Ultrasound

 

An ultrasound, also known as a sonogram, is a fast, painless imaging technique that produces images of the internal organs through the use of high-frequency sound waves. MRC provides a wide range of Ultrasound procedures, including “Echo” which can give accurate pictures of the heart muscle, chambers and structures.

Why is it use?

It is especially useful for examining the breasts, bladder, thyroid, abdominal organs and male and female reproductive organs, and for obtaining images of the fetus in the womb.

An ultrasound is a noninvasive, simple procedure that can produce images of soft tissues, which often don’t show up well on X-rays. There is no ionizing radiation used during an ultrasound and there are no side effects of the procedure.

An ultrasound can be used to monitor and diagnose a wide range of conditions within nearly any system of the body. This test may be performed on patients experiencing pain, swelling or infection of unknown origin. The images produced by an ultrasound may help to:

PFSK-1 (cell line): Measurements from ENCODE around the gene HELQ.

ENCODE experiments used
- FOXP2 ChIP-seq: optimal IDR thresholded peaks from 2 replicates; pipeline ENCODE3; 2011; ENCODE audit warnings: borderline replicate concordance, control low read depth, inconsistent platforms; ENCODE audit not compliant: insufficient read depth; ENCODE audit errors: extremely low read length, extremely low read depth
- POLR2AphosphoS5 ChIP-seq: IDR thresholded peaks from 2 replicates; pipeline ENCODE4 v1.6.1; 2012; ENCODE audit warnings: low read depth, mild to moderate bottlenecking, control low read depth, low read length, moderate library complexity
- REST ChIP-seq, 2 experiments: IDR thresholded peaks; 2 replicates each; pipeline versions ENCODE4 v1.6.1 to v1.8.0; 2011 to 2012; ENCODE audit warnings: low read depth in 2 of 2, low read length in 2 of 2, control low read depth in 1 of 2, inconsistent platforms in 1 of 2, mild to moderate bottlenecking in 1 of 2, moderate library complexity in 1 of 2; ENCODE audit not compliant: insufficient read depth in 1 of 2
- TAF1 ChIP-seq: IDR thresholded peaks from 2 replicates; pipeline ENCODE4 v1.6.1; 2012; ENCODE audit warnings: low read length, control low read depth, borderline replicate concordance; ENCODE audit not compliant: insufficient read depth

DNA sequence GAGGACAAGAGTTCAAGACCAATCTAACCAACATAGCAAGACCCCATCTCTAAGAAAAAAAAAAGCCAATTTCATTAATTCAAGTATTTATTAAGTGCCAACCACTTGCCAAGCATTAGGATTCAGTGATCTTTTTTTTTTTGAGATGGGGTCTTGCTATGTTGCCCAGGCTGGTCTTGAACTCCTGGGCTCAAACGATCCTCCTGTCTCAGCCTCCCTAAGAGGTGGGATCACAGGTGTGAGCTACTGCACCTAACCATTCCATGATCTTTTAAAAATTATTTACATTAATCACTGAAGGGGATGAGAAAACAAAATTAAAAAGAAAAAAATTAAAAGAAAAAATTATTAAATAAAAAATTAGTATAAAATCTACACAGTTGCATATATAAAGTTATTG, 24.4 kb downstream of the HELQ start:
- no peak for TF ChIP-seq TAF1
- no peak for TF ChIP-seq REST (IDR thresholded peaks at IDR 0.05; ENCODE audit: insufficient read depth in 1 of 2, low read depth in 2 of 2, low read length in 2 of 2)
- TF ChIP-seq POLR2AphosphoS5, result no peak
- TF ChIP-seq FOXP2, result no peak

• Assess a breast lump
  • Diagnose problems with abdominal organs
  • Diagnose certain infections or cancers
  • Reveal abnormalities of the muscles
  • Evaluate the heart
  • Check for arterial blockages or aneurysms
  • Assess the thyroid gland
  • Guide a needle during a biopsy
  • Check blood flow
  • Obtain images of a fetus

What can I expect?

During an ultrasound procedure, the patient lies down on an examination table and gel is applied to the skin at the area to be imaged. The radiologist then moves a transducer, a special handheld instrument, across this area. The transducer enables sound waves to be transmitted back and forth between the body and the device.The transducer then relays this information to a computer.

The examination usually takes from 10-30 minutes to complete.

How can I prepare?

Preparing for an ultrasound varies, depending on the objective of the imaging. While many ultrasounds require no preparation whatsoever, some may require fasting for six hours before the test. In addition, patients undergoing ultrasounds of the uterus, ovaries or prostate are required to arrive with a full bladder, as this enables the organs to be viewed more easily.